Play for keeps is an idiom that has been in use for over 150 years. We will examine the meaning of the common idiom play for keeps, where it came from, and some examples of its idiomatic usage in sentences.
To play for keeps means to be ruthless, to proceed seriously and without mercy. When someone plays for keeps he is committed to emerging victorious, at all cost. The expression play for keeps came into use around 1860 and refers to a certain way to play with marbles. In ruthless games, the marble players play for keeps– meaning that the victor gets to keep all the marbles he has won from his opponent during the game. Related phrases are plays for keeps, played for keeps, playing for keeps. The idiom is often shortened to simply: for keeps.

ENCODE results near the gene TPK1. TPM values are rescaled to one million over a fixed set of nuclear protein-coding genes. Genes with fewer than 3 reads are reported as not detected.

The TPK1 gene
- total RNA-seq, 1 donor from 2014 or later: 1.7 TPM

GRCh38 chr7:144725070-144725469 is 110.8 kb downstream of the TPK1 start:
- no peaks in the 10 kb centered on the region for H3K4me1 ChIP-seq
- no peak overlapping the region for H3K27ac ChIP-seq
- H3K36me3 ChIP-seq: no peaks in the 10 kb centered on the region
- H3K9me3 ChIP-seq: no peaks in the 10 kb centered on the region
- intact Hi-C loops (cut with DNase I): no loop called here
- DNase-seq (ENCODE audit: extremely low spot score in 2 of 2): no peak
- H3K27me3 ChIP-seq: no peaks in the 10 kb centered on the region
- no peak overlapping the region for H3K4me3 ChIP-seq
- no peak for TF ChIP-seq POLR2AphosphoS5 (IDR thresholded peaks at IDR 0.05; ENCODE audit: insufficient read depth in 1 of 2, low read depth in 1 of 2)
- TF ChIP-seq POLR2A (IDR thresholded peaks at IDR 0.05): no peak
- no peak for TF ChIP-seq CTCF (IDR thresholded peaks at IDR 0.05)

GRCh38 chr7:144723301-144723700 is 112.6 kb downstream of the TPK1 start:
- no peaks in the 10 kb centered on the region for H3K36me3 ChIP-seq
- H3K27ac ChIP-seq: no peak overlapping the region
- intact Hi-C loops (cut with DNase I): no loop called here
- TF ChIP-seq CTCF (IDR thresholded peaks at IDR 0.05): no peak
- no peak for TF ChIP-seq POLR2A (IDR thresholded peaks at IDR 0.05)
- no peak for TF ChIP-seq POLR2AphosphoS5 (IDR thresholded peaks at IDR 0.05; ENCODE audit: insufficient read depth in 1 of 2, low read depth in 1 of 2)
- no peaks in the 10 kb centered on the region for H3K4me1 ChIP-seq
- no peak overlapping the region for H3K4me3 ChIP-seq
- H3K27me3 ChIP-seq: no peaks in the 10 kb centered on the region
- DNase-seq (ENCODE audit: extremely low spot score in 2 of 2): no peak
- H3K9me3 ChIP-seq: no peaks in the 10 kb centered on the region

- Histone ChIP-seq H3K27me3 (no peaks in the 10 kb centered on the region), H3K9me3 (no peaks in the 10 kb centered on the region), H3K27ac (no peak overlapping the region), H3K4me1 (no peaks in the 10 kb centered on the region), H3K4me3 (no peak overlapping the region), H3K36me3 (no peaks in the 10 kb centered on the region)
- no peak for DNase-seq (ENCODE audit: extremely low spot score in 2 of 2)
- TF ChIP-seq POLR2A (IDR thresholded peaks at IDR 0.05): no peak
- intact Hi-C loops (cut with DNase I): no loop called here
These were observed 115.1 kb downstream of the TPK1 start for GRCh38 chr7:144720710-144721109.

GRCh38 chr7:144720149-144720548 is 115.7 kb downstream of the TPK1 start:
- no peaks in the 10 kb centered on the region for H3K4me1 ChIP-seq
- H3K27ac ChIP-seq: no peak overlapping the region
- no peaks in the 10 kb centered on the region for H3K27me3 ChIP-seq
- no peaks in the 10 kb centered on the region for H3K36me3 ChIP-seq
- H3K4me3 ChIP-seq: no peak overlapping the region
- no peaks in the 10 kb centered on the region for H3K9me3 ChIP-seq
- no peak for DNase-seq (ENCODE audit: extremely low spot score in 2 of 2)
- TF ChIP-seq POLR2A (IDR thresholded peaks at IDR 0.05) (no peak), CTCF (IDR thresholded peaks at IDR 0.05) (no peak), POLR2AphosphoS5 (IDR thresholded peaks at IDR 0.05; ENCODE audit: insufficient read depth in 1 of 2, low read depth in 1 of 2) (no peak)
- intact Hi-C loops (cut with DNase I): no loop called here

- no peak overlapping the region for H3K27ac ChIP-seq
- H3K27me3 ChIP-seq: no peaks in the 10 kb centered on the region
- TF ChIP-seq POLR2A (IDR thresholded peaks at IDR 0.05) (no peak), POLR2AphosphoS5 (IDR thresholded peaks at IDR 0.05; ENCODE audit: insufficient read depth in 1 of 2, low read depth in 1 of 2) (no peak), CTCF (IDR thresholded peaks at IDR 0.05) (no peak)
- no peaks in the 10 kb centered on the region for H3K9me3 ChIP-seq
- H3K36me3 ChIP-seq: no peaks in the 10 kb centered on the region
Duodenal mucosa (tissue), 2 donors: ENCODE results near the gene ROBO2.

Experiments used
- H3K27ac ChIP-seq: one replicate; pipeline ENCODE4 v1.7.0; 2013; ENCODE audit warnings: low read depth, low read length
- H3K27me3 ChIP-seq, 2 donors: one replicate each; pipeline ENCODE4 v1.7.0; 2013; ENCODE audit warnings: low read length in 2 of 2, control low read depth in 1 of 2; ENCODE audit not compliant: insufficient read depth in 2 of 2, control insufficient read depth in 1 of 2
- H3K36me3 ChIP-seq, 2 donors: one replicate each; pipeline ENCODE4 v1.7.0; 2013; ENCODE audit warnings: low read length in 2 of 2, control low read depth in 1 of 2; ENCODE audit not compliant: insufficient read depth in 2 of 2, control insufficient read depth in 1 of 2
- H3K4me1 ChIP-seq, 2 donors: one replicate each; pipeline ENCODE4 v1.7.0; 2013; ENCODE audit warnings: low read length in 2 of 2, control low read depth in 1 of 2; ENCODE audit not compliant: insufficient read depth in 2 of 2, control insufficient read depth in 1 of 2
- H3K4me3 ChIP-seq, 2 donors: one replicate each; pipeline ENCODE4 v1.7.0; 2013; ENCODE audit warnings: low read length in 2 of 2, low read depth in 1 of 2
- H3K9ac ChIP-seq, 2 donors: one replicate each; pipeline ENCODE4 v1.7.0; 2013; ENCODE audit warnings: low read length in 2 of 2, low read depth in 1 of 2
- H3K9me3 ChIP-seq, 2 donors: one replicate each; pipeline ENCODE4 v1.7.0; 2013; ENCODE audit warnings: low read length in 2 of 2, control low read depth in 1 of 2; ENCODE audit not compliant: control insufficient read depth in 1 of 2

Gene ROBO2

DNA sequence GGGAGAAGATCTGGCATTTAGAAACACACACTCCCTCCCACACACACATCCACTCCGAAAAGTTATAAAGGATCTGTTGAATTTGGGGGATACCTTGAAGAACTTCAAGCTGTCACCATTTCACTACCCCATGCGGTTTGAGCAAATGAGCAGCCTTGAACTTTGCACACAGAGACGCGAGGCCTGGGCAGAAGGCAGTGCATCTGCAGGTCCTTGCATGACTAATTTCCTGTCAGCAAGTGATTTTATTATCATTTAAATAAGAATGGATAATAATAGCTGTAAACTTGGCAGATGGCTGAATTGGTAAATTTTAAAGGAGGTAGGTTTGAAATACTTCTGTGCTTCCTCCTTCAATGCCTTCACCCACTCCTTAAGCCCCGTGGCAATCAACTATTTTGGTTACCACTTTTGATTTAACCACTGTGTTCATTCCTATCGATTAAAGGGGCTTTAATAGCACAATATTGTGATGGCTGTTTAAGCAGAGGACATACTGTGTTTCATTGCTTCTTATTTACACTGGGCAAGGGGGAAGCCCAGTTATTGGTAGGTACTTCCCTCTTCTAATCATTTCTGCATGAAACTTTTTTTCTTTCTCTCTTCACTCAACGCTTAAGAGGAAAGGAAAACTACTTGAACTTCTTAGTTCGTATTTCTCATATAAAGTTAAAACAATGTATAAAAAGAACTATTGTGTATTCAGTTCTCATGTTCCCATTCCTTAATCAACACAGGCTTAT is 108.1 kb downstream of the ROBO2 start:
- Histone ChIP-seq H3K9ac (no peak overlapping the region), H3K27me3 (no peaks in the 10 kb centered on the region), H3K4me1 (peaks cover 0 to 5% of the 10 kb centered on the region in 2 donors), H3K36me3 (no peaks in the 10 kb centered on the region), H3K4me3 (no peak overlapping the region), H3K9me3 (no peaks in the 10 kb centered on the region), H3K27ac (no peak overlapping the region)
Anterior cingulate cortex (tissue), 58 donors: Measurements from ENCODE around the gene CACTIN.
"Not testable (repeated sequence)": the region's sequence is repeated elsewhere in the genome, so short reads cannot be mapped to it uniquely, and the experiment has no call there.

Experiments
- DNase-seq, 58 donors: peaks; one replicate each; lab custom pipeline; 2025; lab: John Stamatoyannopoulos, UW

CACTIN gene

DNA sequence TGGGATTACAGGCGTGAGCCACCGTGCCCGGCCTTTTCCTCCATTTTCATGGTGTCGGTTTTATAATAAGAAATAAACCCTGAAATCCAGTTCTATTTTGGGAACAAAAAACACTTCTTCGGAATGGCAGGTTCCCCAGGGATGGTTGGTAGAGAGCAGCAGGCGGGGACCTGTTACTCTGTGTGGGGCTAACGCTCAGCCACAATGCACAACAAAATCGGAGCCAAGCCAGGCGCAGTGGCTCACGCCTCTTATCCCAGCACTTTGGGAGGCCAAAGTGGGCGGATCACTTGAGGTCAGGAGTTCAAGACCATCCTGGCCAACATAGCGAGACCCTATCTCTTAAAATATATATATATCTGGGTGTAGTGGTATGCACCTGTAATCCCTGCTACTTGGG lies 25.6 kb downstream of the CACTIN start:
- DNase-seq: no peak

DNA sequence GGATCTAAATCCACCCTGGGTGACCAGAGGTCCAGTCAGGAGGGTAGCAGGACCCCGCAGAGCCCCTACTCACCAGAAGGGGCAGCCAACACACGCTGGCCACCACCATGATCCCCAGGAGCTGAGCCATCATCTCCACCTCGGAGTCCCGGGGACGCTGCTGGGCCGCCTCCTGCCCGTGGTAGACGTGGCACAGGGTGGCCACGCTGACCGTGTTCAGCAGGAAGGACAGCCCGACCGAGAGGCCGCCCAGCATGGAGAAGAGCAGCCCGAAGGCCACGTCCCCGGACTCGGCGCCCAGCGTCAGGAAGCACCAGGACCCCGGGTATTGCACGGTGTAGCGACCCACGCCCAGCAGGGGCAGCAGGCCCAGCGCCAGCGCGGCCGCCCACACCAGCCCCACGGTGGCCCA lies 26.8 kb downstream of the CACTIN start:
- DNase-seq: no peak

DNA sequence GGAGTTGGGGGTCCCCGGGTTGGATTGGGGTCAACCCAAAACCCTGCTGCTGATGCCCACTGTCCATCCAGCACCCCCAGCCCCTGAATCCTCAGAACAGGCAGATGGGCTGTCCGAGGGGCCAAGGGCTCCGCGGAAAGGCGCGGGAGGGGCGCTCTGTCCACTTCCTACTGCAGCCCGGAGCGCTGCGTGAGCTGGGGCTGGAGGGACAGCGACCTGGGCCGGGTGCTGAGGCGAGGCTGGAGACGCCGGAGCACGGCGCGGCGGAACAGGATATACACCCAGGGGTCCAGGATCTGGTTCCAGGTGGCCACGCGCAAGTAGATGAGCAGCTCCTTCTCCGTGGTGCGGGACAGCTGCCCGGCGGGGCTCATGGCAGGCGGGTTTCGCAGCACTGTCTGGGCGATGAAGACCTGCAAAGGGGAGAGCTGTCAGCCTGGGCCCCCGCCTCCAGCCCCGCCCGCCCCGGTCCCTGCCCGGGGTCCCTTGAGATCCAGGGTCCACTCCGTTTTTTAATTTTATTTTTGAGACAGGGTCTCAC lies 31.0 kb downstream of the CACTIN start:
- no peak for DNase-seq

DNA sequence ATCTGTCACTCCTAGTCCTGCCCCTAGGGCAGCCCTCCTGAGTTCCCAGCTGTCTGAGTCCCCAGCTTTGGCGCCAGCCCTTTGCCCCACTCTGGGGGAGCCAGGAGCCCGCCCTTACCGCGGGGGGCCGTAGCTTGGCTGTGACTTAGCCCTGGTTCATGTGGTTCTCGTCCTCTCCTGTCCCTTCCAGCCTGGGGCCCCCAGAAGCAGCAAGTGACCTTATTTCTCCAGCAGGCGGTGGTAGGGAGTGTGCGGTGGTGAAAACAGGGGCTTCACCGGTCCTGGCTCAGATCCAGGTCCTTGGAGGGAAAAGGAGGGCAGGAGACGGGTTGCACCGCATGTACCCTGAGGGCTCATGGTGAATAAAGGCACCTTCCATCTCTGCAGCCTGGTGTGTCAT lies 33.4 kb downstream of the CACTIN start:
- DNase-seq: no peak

During the 76ers’ three scrimmages, Brett Brown said he learned a lot about his team as it gets ready to play for keeps. (Philadelphia Inquirer)
“I honestly warned him, the Republicans in the U.S. Senate and the House, they don’t play. They’re not like Republicans in the state Legislature — they play for keeps,” Cárdenas said. (Sacramento Bee)
What the prosecutors in this case underestimated was that Aaron Swartz played for keeps too and found a way to leave this world as an innocent man … but what a price. (Forbes)
Want to have more idioms in your arsenal? Check out some others we covered: